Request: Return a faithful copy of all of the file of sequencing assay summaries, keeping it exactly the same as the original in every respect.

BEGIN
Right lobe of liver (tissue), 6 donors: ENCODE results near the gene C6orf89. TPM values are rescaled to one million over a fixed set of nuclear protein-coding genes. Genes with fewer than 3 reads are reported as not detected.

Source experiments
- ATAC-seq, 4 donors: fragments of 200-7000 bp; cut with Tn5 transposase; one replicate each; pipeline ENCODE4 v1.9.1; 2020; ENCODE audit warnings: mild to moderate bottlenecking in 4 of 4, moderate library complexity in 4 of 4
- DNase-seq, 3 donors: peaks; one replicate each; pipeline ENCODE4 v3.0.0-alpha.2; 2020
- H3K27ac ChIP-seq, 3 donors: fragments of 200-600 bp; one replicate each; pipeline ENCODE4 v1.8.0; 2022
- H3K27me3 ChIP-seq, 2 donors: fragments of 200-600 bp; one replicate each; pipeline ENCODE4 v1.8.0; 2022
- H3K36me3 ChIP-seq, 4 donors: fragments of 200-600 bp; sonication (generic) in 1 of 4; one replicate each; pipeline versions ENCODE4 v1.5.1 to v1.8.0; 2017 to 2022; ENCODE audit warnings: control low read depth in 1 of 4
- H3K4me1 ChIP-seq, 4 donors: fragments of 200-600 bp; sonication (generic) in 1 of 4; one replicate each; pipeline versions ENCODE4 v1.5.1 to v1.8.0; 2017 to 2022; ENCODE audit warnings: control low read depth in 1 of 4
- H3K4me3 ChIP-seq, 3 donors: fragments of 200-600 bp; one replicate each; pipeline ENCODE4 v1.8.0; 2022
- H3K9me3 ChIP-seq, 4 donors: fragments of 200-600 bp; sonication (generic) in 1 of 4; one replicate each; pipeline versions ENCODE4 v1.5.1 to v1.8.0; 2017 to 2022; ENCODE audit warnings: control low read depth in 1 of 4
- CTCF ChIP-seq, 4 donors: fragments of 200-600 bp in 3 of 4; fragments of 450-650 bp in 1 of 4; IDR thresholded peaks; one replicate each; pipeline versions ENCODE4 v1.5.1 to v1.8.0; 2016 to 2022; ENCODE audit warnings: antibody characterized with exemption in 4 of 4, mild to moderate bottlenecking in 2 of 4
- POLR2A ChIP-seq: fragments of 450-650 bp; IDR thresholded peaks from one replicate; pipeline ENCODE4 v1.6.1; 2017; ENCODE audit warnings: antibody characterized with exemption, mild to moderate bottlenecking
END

Right lobe of liver (tissue), 6 donors: ENCODE results near the gene C6orf89. TPM values are rescaled to one million over a fixed set of nuclear protein-coding genes. Genes with fewer than 3 reads are reported as not detected.

Source experiments
- ATAC-seq, 4 donors: fragments of 200-7000 bp; cut with Tn5 transposase; one replicate each; pipeline ENCODE4 v1.9.1; 2020; ENCODE audit warnings: mild to moderate bottlenecking in 4 of 4, moderate library complexity in 4 of 4
- DNase-seq, 3 donors: peaks; one replicate each; pipeline ENCODE4 v3.0.0-alpha.2; 2020
- H3K27ac ChIP-seq, 3 donors: fragments of 200-600 bp; one replicate each; pipeline ENCODE4 v1.8.0; 2022
- H3K27me3 ChIP-seq, 2 donors: fragments of 200-600 bp; one replicate each; pipeline ENCODE4 v1.8.0; 2022
- H3K36me3 ChIP-seq, 4 donors: fragments of 200-600 bp; sonication (generic) in 1 of 4; one replicate each; pipeline versions ENCODE4 v1.5.1 to v1.8.0; 2017 to 2022; ENCODE audit warnings: control low read depth in 1 of 4
- H3K4me1 ChIP-seq, 4 donors: fragments of 200-600 bp; sonication (generic) in 1 of 4; one replicate each; pipeline versions ENCODE4 v1.5.1 to v1.8.0; 2017 to 2022; ENCODE audit warnings: control low read depth in 1 of 4
- H3K4me3 ChIP-seq, 3 donors: fragments of 200-600 bp; one replicate each; pipeline ENCODE4 v1.8.0; 2022
- H3K9me3 ChIP-seq, 4 donors: fragments of 200-600 bp; sonication (generic) in 1 of 4; one replicate each; pipeline versions ENCODE4 v1.5.1 to v1.8.0; 2017 to 2022; ENCODE audit warnings: control low read depth in 1 of 4
- CTCF ChIP-seq, 4 donors: fragments of 200-600 bp in 3 of 4; fragments of 450-650 bp in 1 of 4; IDR thresholded peaks; one replicate each; pipeline versions ENCODE4 v1.5.1 to v1.8.0; 2016 to 2022; ENCODE audit warnings: antibody characterized with exemption in 4 of 4, mild to moderate bottlenecking in 2 of 4
- POLR2A ChIP-seq: fragments of 450-650 bp; IDR thresholded peaks from one replicate; pipeline ENCODE4 v1.6.1; 2017; ENCODE audit warnings: antibody characterized with exemption, mild to moderate bottlenecking